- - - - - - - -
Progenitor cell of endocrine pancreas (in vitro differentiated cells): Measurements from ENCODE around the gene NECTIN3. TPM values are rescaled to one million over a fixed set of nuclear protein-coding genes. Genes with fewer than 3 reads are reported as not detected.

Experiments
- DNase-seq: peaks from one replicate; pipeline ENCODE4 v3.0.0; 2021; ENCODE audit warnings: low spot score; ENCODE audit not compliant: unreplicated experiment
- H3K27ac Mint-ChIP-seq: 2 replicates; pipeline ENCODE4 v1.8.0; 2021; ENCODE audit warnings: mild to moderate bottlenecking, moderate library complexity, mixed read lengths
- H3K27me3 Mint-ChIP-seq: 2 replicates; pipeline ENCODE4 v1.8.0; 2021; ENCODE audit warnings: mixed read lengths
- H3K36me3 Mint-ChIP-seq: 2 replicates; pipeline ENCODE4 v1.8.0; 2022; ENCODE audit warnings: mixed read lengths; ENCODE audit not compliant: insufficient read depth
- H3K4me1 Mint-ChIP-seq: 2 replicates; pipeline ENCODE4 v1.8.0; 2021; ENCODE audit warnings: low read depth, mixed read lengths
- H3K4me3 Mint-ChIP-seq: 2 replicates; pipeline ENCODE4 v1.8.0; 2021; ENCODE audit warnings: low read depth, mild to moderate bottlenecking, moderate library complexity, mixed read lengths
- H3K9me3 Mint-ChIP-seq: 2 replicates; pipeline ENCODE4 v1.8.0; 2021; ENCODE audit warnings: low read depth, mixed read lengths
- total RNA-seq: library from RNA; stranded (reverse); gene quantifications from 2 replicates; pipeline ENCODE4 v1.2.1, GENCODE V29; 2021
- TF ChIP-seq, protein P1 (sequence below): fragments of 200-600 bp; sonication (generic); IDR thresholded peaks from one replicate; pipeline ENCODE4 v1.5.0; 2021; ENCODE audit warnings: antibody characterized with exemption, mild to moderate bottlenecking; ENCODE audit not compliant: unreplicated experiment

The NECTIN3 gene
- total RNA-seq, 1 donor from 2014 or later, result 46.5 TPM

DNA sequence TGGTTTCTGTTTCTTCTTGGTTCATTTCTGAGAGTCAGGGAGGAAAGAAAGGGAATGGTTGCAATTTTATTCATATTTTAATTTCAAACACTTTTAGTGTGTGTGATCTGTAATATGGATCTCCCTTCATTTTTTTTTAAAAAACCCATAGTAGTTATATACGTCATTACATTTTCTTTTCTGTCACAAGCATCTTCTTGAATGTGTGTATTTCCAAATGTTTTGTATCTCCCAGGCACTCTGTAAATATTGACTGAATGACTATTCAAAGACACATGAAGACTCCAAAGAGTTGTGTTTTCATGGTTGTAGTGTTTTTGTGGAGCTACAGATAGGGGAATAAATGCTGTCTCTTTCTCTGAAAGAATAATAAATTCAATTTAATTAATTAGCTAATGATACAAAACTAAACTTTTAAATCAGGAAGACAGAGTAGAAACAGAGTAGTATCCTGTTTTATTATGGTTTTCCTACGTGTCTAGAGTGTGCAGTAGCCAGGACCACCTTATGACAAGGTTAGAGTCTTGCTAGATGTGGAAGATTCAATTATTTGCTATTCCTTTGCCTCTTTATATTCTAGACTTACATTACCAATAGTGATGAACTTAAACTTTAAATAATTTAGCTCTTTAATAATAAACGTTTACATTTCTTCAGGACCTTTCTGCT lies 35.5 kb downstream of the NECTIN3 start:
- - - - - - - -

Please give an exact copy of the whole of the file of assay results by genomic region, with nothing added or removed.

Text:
Progenitor cell of endocrine pancreas (in vitro differentiated cells): Measurements from ENCODE around the gene NECTIN3. TPM values are rescaled to one million over a fixed set of nuclear protein-coding genes. Genes with fewer than 3 reads are reported as not detected.

Experiments
- DNase-seq: peaks from one replicate; pipeline ENCODE4 v3.0.0; 2021; ENCODE audit warnings: low spot score; ENCODE audit not compliant: unreplicated experiment
- H3K27ac Mint-ChIP-seq: 2 replicates; pipeline ENCODE4 v1.8.0; 2021; ENCODE audit warnings: mild to moderate bottlenecking, moderate library complexity, mixed read lengths
- H3K27me3 Mint-ChIP-seq: 2 replicates; pipeline ENCODE4 v1.8.0; 2021; ENCODE audit warnings: mixed read lengths
- H3K36me3 Mint-ChIP-seq: 2 replicates; pipeline ENCODE4 v1.8.0; 2022; ENCODE audit warnings: mixed read lengths; ENCODE audit not compliant: insufficient read depth
- H3K4me1 Mint-ChIP-seq: 2 replicates; pipeline ENCODE4 v1.8.0; 2021; ENCODE audit warnings: low read depth, mixed read lengths
- H3K4me3 Mint-ChIP-seq: 2 replicates; pipeline ENCODE4 v1.8.0; 2021; ENCODE audit warnings: low read depth, mild to moderate bottlenecking, moderate library complexity, mixed read lengths
- H3K9me3 Mint-ChIP-seq: 2 replicates; pipeline ENCODE4 v1.8.0; 2021; ENCODE audit warnings: low read depth, mixed read lengths
- total RNA-seq: library from RNA; stranded (reverse); gene quantifications from 2 replicates; pipeline ENCODE4 v1.2.1, GENCODE V29; 2021
- TF ChIP-seq, protein P1 (sequence below): fragments of 200-600 bp; sonication (generic); IDR thresholded peaks from one replicate; pipeline ENCODE4 v1.5.0; 2021; ENCODE audit warnings: antibody characterized with exemption, mild to moderate bottlenecking; ENCODE audit not compliant: unreplicated experiment

The NECTIN3 gene
- total RNA-seq, 1 donor from 2014 or later, result 46.5 TPM

DNA sequence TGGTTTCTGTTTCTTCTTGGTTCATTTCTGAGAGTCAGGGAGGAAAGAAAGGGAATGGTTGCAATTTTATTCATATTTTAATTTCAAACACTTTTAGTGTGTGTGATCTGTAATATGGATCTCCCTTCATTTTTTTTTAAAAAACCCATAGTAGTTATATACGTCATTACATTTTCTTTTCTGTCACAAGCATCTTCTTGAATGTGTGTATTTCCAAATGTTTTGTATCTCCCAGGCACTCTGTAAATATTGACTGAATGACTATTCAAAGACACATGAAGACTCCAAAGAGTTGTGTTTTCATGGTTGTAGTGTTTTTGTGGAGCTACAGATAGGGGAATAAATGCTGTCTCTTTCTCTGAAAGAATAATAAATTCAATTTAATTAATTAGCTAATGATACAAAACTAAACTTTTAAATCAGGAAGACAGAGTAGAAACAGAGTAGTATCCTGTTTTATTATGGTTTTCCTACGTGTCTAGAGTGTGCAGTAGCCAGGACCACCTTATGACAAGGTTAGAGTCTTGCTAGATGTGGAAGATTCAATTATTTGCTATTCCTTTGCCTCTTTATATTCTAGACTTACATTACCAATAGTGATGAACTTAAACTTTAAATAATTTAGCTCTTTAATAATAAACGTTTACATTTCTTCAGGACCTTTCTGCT lies 35.5 kb downstream of the NECTIN3 start: